Ruby Short was born in Millersburg, IL in 1891 to Morris T., a frontier missionary, and Viola Vernon, a teacher. Ruby showed an early interest in drawing, carrying a sketchbook with her everywhere she went. After graduating from High School in 1910, her uncle sponsored her studies at the New York School of Fine & Applied Arts, now known as Parson’s, The New School for Design. She graduated in 1912, with her diploma signed by Frank Alvah Parsons, himself. Ruby then became the Supervisor of Drawing for the Independence School District, and a very popular teacher among the students. In 1916, she taught at Manual Training High School in Kansas City, MO.
Henry Holt and Company, a New York publishing firm, launched a series of children’s stories about small woodland animals written by author Thornton Burgess. Ruby Short was chosen as the winner of a contest held by the Kansas City Star to design a quilt pattern for children which would be published in the paper. Her “Quaddy Quiltie” linear quilt blocks were published in the Kansas City Star newspaper as a promotion that was co-copyrighted with the author. This was her first, and probably most famous of the quilt series. The Star started publishing quilt patterns in 1928 and Ruby was their designer for 3 years.
In 1917 she married Arthur McKim, a public relations businessman and they had 3 children – Betty, Marilyn and Kim. In 1922 she became the Children’s Art Editor of a new publication, Child Life Magazine, a magazine which included quilt patterns and needlework projects for children, and stayed with them into the 1930s. Ruby and Arthur started in 1928 McKim Studios a home-based mail order business offering needlework supplies and patterns. She also designed for Women’s World magazine in 1931 which offered her patterns on pre-stamped kits by mail order i.e.: Jolly Circus Quilt, Child Life Quilt, Alice in Wonderland and many others. In 1931 she published One Hundred and One Patchwork Patterns. All 101 patterns are free to download, and the valuable text can easily be printed. If interested go to www.101patchworkpatterns.com.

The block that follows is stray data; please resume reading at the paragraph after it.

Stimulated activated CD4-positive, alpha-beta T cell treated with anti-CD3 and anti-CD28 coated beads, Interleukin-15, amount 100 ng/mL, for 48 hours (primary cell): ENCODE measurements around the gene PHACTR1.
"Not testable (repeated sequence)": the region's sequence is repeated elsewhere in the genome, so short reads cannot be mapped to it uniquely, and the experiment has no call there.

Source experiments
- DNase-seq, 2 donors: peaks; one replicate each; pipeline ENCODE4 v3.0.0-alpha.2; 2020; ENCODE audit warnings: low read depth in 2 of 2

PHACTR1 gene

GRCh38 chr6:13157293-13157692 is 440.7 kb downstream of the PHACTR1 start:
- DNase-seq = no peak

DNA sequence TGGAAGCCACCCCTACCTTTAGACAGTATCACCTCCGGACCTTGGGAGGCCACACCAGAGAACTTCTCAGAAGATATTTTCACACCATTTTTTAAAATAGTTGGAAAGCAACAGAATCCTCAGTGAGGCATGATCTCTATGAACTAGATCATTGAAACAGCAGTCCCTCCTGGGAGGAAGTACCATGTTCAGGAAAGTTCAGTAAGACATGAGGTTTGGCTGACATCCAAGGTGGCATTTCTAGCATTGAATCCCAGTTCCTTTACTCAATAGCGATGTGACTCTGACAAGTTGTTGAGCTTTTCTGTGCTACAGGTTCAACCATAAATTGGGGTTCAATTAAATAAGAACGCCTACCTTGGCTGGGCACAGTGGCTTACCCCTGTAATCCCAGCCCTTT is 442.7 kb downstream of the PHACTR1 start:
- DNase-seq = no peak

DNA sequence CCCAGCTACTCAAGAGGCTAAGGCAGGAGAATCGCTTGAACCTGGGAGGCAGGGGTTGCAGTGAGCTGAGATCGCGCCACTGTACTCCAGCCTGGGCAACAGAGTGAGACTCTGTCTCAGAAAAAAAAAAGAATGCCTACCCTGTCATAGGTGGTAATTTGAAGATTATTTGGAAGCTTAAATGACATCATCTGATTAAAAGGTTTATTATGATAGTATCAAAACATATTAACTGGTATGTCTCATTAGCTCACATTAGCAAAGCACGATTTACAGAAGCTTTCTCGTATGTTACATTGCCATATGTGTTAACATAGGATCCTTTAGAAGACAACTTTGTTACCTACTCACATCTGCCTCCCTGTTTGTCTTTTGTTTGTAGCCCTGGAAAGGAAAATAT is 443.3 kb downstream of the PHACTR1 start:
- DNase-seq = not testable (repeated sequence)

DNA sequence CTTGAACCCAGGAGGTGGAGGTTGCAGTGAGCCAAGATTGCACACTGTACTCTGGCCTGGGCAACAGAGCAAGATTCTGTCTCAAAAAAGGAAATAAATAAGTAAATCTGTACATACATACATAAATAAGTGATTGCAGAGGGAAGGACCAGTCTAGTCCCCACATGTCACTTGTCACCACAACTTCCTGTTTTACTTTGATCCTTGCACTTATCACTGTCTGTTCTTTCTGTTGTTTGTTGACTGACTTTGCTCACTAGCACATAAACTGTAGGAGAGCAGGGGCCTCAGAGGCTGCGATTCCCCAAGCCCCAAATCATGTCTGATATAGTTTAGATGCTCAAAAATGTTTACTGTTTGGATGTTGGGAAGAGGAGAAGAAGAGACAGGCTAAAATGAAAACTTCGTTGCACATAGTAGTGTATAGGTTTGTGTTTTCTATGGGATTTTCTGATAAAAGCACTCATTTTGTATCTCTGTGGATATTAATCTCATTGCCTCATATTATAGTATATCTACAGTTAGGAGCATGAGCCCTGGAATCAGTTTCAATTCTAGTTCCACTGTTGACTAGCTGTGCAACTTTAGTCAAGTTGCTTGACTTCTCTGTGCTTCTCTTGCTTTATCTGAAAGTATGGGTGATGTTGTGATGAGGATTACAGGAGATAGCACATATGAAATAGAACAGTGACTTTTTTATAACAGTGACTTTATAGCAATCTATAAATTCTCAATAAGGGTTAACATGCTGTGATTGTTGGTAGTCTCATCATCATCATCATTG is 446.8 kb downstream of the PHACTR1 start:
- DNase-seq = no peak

In 1935, McKim Studios became Kimport Dolls which was a catalog of foreign, Kimport-made, or antique dolls offered via mail-order to customers worldwide.
Ruby passed away in 1976 but had the honor of being included in the early 1980s, 2nd edition of Who’s Who Among American Women. She was also inducted into the Quilter’s Hall of Fame in 2002. She combined her vocation with marriage and family; she was a woman ahead of her time.
Hubert Ver Mehren - 1892-1971
Hubert was a talented male designer (in a world dominated by women designers) of pre-stamped designs which were sold thru catalogs when he was involved in his family’s business the Ideal Button and Pleating Co. in Omaha, NE. When he married Mary Jacobs, he was making embroidery items for the People’s Popular Monthly magazine in IA.
In 1930, he and Mary formed their own home business called the Home Arts Studio with two catalogs under Mary’s name only. These two catalogs were Colonial Quilts and Hope Winslow’s Quilts. (Note: Hope Winslow was not a real person and the picture of her on the catalog is still a mystery as to who she was.) His name hardly appeared on anything and only in later years would he identify his design with his initials H.V.M. They made ready cut quilts with patterns/pieces stamped on the fabric as well as appliqué and embroidery. He used perforated quilting designs and sold stamping wax, stamping powder and yellow carbon paper to mark the patterns.
Hubert was noted for his large medallion quilts with a center motif: i.e., Lone Star, Giant Dahlia, etc. He also did some rather complicated border designs that were too difficult for even the most experienced quilt makers. His Iowa Button and Pleating business continued doing embroidered pieces and monograms, pennants and flags. He died in 1972 overcome by carbon monoxide poisoning in his apartment above his business.
Marie Webster -1859-1956